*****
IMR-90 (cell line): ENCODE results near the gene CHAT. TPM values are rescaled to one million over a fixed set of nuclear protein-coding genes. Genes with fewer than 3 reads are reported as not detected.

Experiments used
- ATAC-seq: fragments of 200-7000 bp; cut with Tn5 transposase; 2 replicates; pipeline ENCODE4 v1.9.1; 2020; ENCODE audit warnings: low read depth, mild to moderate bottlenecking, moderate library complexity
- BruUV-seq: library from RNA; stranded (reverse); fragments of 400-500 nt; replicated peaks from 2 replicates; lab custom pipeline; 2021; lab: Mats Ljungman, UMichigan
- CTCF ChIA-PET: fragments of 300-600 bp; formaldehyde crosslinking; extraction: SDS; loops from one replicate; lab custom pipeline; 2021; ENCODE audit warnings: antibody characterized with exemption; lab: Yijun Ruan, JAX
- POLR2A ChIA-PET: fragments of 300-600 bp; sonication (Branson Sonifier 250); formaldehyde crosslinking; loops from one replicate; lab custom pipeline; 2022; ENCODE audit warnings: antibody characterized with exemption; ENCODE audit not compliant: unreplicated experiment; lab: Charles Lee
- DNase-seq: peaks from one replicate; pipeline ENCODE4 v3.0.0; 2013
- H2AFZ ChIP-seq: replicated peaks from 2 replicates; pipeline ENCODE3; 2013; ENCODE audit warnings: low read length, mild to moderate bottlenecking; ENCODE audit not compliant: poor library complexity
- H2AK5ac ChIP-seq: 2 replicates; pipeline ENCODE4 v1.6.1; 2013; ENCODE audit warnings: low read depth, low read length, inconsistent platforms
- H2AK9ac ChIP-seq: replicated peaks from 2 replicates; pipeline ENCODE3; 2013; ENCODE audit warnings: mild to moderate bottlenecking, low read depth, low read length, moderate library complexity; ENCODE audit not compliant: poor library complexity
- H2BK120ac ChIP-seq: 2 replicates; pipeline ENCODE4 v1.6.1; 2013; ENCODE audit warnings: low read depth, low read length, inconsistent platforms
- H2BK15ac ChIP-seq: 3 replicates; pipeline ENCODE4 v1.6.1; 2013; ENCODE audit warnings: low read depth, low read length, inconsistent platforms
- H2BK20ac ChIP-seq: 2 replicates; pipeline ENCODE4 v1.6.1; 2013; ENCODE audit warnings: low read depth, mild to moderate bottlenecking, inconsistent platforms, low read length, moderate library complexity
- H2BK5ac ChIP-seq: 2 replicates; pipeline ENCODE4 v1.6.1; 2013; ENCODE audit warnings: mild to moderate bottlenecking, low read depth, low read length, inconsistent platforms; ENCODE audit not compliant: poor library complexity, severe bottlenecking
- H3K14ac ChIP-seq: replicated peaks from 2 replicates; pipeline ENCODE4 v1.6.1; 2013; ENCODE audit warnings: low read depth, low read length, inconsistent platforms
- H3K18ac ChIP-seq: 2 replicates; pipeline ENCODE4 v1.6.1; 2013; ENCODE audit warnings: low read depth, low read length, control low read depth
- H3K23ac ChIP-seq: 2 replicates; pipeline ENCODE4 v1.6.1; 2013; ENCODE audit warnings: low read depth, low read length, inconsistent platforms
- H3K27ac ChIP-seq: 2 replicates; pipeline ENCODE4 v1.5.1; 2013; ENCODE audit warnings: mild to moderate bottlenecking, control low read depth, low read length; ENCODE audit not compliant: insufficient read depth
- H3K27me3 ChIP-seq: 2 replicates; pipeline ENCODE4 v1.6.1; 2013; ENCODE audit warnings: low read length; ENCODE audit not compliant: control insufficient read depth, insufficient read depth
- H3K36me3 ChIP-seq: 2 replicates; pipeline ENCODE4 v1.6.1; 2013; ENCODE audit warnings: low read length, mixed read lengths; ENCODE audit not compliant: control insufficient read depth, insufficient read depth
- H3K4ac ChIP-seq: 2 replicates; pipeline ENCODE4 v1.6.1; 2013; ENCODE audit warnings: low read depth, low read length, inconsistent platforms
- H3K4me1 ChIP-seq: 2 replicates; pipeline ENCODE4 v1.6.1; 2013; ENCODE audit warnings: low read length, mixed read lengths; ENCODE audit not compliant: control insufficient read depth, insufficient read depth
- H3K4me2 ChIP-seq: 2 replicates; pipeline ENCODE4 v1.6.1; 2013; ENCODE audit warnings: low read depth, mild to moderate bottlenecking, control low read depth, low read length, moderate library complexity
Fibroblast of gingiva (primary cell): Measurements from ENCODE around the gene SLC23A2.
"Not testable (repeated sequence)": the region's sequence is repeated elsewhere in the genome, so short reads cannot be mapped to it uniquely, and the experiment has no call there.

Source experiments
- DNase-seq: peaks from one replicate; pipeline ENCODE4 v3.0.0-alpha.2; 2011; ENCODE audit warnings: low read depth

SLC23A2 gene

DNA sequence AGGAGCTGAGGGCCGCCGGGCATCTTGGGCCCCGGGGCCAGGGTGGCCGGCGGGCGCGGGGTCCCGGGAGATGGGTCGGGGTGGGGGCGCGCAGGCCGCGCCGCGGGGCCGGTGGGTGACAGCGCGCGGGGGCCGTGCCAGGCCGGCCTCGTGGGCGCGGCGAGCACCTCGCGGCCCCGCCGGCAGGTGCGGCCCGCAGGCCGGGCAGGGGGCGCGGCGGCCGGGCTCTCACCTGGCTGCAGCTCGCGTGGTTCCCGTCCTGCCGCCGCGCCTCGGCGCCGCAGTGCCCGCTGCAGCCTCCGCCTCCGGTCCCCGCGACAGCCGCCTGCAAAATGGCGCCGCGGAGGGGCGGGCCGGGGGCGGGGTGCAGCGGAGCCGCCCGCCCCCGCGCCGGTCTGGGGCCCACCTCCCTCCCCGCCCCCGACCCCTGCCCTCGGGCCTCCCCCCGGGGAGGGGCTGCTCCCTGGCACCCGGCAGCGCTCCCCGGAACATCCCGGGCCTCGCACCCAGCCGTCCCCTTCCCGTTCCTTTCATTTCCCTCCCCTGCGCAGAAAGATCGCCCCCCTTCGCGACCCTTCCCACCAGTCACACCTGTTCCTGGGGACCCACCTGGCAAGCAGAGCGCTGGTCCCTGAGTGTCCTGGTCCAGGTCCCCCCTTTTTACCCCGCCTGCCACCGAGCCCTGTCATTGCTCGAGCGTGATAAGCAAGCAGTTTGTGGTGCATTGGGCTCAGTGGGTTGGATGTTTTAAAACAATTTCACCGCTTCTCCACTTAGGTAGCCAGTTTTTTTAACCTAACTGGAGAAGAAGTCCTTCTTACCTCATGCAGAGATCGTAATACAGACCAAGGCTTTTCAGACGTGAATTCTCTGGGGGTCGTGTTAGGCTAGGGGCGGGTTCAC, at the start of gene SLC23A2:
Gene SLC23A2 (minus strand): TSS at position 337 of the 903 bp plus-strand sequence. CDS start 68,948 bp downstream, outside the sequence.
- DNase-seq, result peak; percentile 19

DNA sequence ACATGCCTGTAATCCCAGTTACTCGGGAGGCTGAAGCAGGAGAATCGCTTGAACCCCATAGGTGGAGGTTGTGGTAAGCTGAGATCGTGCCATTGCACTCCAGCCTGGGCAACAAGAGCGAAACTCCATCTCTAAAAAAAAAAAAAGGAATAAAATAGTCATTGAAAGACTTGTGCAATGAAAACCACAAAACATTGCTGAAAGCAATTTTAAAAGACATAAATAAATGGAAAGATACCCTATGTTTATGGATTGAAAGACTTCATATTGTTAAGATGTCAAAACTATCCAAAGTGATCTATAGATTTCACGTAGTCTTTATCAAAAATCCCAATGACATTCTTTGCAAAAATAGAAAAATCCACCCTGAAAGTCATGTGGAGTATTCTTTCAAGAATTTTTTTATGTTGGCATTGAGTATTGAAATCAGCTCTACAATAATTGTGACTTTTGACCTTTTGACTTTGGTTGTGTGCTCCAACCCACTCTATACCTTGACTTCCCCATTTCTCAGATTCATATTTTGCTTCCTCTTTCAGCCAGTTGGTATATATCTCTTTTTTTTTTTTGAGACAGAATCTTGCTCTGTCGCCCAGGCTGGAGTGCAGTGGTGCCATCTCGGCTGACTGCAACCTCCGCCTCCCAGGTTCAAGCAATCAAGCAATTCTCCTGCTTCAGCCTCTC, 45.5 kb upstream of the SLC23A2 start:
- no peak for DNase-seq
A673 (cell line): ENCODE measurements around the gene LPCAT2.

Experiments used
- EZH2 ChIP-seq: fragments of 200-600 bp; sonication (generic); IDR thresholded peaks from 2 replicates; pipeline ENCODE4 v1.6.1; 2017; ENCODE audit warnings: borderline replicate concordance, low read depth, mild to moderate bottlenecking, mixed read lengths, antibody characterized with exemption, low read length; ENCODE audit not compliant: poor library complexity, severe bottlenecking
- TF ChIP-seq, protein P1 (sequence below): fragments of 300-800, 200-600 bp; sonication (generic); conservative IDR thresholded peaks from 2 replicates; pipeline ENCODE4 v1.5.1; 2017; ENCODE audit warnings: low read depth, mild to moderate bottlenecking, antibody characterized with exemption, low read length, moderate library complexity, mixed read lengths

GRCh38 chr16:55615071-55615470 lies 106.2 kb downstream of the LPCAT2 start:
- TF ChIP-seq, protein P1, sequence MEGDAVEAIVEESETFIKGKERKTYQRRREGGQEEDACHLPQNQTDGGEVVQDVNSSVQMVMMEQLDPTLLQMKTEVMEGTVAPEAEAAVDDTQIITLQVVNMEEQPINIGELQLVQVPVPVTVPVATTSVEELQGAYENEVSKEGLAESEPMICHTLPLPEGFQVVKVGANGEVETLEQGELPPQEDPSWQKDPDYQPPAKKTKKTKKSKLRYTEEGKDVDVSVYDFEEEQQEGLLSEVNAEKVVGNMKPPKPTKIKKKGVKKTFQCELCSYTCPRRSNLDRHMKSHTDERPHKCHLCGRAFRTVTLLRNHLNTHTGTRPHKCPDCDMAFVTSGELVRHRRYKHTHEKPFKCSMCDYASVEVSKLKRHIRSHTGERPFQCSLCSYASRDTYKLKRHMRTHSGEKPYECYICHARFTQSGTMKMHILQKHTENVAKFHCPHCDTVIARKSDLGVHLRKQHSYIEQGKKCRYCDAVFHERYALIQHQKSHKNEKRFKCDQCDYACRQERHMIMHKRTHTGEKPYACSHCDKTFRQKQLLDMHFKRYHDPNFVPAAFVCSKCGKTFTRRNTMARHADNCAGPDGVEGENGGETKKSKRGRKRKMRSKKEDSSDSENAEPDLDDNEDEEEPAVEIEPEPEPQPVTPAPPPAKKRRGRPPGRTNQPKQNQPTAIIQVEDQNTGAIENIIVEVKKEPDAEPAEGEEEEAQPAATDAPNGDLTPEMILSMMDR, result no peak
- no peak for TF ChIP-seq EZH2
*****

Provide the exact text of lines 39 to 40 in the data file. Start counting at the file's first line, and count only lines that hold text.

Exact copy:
- TF ChIP-seq, protein P1, sequence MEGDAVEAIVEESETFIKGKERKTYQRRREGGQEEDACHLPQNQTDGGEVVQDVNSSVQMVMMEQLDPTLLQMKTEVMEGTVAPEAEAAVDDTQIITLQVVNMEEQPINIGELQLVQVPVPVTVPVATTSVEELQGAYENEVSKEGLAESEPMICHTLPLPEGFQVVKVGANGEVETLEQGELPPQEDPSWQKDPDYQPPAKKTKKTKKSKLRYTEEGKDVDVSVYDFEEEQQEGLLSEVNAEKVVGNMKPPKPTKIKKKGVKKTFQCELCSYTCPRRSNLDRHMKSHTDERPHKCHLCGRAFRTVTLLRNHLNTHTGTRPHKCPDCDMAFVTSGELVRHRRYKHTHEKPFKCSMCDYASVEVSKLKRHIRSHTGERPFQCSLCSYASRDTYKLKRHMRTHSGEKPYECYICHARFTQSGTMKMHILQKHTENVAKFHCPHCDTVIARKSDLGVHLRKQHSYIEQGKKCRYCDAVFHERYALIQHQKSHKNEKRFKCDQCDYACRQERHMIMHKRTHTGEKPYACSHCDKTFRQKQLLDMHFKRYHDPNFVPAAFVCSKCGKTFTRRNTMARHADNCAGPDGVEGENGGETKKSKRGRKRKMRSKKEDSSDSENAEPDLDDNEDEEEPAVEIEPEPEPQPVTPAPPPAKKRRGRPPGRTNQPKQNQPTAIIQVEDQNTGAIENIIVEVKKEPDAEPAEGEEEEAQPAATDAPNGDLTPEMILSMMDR, result no peak
- no peak for TF ChIP-seq EZH2